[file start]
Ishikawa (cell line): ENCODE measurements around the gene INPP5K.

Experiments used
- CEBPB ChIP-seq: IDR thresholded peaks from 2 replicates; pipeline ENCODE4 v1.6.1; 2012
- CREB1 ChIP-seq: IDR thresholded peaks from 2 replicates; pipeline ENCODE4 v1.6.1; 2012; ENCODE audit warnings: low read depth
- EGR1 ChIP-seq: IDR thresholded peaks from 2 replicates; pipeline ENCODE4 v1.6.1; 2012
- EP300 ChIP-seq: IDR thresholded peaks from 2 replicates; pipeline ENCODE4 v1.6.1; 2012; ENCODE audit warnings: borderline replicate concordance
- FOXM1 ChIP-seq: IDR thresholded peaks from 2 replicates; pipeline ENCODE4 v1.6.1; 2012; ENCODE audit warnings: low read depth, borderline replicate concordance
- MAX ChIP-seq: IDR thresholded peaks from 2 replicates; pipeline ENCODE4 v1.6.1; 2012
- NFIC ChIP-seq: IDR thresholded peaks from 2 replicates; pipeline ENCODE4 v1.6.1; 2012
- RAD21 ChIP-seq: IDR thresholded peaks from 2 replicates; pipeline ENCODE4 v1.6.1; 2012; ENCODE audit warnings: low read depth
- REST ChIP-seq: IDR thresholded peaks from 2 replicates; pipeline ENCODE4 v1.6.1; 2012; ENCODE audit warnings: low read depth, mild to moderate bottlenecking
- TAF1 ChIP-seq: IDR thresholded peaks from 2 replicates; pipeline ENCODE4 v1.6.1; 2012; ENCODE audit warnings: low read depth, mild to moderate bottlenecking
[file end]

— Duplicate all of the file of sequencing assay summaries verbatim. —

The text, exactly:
Ishikawa (cell line): ENCODE measurements around the gene INPP5K.

Experiments used
- CEBPB ChIP-seq: IDR thresholded peaks from 2 replicates; pipeline ENCODE4 v1.6.1; 2012
- CREB1 ChIP-seq: IDR thresholded peaks from 2 replicates; pipeline ENCODE4 v1.6.1; 2012; ENCODE audit warnings: low read depth
- EGR1 ChIP-seq: IDR thresholded peaks from 2 replicates; pipeline ENCODE4 v1.6.1; 2012
- EP300 ChIP-seq: IDR thresholded peaks from 2 replicates; pipeline ENCODE4 v1.6.1; 2012; ENCODE audit warnings: borderline replicate concordance
- FOXM1 ChIP-seq: IDR thresholded peaks from 2 replicates; pipeline ENCODE4 v1.6.1; 2012; ENCODE audit warnings: low read depth, borderline replicate concordance
- MAX ChIP-seq: IDR thresholded peaks from 2 replicates; pipeline ENCODE4 v1.6.1; 2012
- NFIC ChIP-seq: IDR thresholded peaks from 2 replicates; pipeline ENCODE4 v1.6.1; 2012
- RAD21 ChIP-seq: IDR thresholded peaks from 2 replicates; pipeline ENCODE4 v1.6.1; 2012; ENCODE audit warnings: low read depth
- REST ChIP-seq: IDR thresholded peaks from 2 replicates; pipeline ENCODE4 v1.6.1; 2012; ENCODE audit warnings: low read depth, mild to moderate bottlenecking
- TAF1 ChIP-seq: IDR thresholded peaks from 2 replicates; pipeline ENCODE4 v1.6.1; 2012; ENCODE audit warnings: low read depth, mild to moderate bottlenecking